"There are only 237 sanitary landfills in operation across the country servicing some 449 LGUs which all have SLF requirements for their cities and municipalities. This number is still regrettably small," he pointed out.

Antiporda reiterated that sanitary landfills remain the primary long-term method of solid waste disposal allowed under Republic Act 9003 or the Ecological Solid Waste Management Act of 2000.

"Moving forward with the additional 300 sanitary landfills within the next two years through the PPP scheme is the best option possible to effectively address the country’s management of solid waste," he said. ###

 

As the country continues to grapple with the effects of the coronavirus pandemic, the Department of Environment and Natural Resources (DENR) is focusing this year's Environment Month celebration on raising environmental consciousness among Filipinos to protect lives and secure the future generation.

"We may not be able to turn back time, but we can restore nature by moving forward," DENR Secretary Roy A. Cimatu said in highlighting the celebration's local theme, "Sama-samang pagkilos, sama-samang paghilom (Ikaw, Ako, Tayo ang Kalikasan)."

Cimatu underscored the importance of different sectors working together to do sustainable actions for the environment as he noted how conservation of nature plays a key role in combatting climate change, biodiversity loss, and even health risks.

"As the Department sets the pace towards environmental restoration, we hope all of us from the communities and the different sectors of society support this direction through our own sustainable actions for our planet," he added.

Just this month, the DENR set the example of progress after finally completing the closure of all 335 open dumpsites in the country in adherence to Republic Act 9003 or the Ecological Solid Waste Management Act of 2000.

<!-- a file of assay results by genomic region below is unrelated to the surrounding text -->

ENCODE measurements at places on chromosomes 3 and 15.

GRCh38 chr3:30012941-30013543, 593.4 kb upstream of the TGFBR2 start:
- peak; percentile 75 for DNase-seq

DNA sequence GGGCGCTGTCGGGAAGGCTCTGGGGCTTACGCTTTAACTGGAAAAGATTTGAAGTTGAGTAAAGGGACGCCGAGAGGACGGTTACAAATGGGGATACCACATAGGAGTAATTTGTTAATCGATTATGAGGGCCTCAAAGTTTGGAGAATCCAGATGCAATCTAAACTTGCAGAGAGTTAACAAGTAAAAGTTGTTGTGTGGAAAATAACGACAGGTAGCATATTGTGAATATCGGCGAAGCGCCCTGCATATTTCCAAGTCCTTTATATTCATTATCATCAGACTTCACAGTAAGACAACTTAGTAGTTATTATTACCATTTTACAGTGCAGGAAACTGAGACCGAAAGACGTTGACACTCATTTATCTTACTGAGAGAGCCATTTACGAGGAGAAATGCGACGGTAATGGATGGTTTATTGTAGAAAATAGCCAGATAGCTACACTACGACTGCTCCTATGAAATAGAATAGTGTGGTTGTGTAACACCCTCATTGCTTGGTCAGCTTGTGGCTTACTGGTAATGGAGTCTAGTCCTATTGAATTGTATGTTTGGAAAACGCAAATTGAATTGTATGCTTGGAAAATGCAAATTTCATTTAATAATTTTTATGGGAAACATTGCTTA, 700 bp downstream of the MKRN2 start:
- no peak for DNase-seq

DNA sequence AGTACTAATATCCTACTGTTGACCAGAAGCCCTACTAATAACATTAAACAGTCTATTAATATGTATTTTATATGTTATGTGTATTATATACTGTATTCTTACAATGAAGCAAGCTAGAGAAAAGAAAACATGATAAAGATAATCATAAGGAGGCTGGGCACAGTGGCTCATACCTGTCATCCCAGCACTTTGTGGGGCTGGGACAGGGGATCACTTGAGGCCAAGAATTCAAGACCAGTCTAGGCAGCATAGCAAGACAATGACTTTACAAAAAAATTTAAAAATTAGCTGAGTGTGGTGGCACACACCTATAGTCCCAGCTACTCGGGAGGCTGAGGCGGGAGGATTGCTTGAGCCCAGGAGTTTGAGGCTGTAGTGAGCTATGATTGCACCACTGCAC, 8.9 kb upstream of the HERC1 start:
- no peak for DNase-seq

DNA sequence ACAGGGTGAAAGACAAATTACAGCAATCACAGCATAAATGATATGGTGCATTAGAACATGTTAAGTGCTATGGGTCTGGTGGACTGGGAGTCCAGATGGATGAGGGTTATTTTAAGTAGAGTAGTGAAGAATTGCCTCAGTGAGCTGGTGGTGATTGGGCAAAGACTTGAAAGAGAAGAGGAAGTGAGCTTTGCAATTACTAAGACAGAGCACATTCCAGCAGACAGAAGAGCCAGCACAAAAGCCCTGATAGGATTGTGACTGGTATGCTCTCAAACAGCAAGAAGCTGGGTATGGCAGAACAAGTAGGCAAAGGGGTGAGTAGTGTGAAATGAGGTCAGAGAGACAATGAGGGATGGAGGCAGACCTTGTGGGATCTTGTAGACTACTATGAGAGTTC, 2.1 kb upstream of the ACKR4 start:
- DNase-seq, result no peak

"Beyond this celebration, let us be sustainable and progressive in taking care of the environment. Let us take steps in greening our spaces and cities, cleaning our oceans, reducing our plastic consumption, and all other ways we can help," Cimatu said.

The Environment Month is celebrated every June by virtue of Proclamation No. 237 signed by then President Corazon Aquino on April 4, 1988. It coincides with World Environment Day on June 5.

World Oceans Day on June 8 and Coral Triangle Day on June 9 are also celebrated globally.

In support of these environment-focused celebrations, the DENR-Environmental Management Bureau (DENR-EMB) has lined up several activities to celebrate and at the same time raise awareness among Filipinos to be responsible for the environment.

Throughout June, the DENR-EMB will be publishing infographics about marine plastic pollution through its social media pages to foster responsible solid waste behavior.

From June 5-10, Facebook followers of DENR-EMB can join "Greenvirogames," which is a series of games that include Graphics Interchange Format or GIF and scavenger hunt activities.

Cash prizes and other freebies await the winners.

The Community Livelihood Training on Upcycling, which is expected to be attended by communities within Manila Bay, will be held on June 8, 15, and 22.

As one of the highlights of Environment Month, the DENR-EMB is also set to recognize the Regional Champions on Environmental Management through its Game Changer Awards on June 30.

The event aims to acknowledge individuals, civil society groups, women’s groups, youth groups, or local government units that led innovative environmental management projects, such as waste reduction, climate change mitigation, air quality management for their communities, as well as water quality conservation and protection, and information, education and communication initiatives for the environment.

It will also serve as an avenue to gather good practices on environmental management and inspire innovation. ###